written by:
July 27, 2013
Connecting a home to its environment can be as simple as bringing parts of the natural world back inside. Click to see six homes that beautifully incorporated natural design accents.

Norwegian Wood

As part of an effort to appreciate the outdoors, a Norwegian family designed their vacation home to incorporate nature. The door handle of their sauna, for example, is just a piece of driftwood they collected at a nearby beach.  

Photo by: Pia Ulin

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Originally appeared in Norwegian Wood
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Modern dining area with reclaimed wood furniture

Green Zero-Energy Family Home in Santa Cruz

The railing of an open upstairs hallway in a zero-energy Santa Cruz house is another application of collected driftwood in the home. 

Photo by: Gabriela Hasbun

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Courtesy of 
GABRIELAHASBUN©2012
Originally appeared in Green Zero-Energy Family Home in Santa Cruz
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plane house greece outdoor table

An Idyllic Vacation Home in Greece

To shade their patio from the piecing Mediterranean sun, a Greek couple installed a thatch of locally sourced dried palm fronds.

Photo by: Andrea Wyner

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Originally appeared in An Idyllic Vacation Home in Greece
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The concrete bases of the mooring posts are decorated with seashells.

Ship Shape

You can practically smell the sea breeze in this Amsterdam home, thanks to architect Pieter Weijnen’s “brand of maritime modernism.” The seashells decorating the concrete base pictured here connect an inland home to the ocean. 

Photo by: Hertha Hurnaus

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Originally appeared in Ship Shape
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Rocks dug up during construction were saved and incorporated into the poured-concrete floors and walls. Hydronic heating coils in the floor are augmented by a wood stove during the damp winters.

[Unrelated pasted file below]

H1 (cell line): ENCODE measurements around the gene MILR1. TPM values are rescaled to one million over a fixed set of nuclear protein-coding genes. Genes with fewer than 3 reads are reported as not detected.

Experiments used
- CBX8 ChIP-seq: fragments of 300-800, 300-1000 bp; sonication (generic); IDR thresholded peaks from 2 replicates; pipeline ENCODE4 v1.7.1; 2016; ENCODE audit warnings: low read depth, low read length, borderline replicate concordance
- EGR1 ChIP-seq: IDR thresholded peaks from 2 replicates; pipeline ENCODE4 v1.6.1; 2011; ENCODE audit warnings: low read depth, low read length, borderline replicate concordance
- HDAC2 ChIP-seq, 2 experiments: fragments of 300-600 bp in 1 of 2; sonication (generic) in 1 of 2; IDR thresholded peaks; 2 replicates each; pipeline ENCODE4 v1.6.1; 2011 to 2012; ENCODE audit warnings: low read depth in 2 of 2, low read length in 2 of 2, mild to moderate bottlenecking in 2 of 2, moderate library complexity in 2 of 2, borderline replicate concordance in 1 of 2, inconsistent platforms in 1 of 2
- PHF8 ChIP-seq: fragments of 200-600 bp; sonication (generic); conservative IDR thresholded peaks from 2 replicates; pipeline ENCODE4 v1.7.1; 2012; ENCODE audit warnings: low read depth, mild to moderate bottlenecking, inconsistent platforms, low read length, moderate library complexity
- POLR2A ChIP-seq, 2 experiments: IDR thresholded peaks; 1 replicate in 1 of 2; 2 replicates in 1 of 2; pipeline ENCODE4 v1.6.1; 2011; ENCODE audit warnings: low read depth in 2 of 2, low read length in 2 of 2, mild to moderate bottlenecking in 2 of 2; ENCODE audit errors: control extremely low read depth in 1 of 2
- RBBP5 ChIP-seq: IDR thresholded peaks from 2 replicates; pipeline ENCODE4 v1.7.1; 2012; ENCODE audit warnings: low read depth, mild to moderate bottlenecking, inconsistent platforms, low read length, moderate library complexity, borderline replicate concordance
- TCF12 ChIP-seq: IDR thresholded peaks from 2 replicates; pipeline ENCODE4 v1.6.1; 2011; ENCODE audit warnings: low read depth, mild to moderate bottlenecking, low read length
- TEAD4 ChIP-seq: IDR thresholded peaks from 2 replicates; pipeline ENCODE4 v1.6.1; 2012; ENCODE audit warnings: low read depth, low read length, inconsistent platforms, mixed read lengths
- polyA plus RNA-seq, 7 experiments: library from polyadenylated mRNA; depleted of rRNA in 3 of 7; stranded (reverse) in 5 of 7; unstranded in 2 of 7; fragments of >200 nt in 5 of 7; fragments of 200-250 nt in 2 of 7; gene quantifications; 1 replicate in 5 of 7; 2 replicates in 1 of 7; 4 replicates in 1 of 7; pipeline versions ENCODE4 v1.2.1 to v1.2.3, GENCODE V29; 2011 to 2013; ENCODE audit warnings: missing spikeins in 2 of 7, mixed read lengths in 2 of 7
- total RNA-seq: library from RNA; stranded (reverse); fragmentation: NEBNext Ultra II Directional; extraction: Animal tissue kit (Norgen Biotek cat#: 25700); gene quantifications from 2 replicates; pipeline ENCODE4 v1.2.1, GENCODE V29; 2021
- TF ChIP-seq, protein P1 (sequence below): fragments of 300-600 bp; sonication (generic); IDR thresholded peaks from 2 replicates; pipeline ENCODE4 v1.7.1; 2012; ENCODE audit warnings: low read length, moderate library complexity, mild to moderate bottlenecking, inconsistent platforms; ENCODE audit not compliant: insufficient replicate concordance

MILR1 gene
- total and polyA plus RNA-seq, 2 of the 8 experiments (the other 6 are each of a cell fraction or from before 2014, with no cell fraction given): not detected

Diamond in the Rough (and Ready)

Architect Ken Meffan saved rocks excavated during the construction of his California home, and set them as seats into the concrete floor of his family room. 

Photo by: Todd Hido

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Courtesy of 
Justin Reid
Originally appeared in Diamond in the Rough (and Ready)
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As Meffan was hand-troweling the concrete floor, his daughter ran in with different leaf specimens from the property, like ferns and bamboo. Meffan pressed the leaves into the drying concrete and later swept the crumbling leaves away, leaving “fossil” imp

 

Diamond in the Rough (and Ready)

In addition to using rocks for chairs, Meffan also saved the imprints of leaves his daughter selected from the backyard by pressing the specimens into wet concrete during construction. 

Photo by: Todd Hido

Photo by 
Originally appeared in Diamond in the Rough (and Ready)
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holm residence sauna

Norwegian Wood

As part of an effort to appreciate the outdoors, a Norwegian family designed their vacation home to incorporate nature. The door handle of their sauna, for example, is just a piece of driftwood they collected at a nearby beach.  

Photo by: Pia Ulin

Photo by Pia Ulin.

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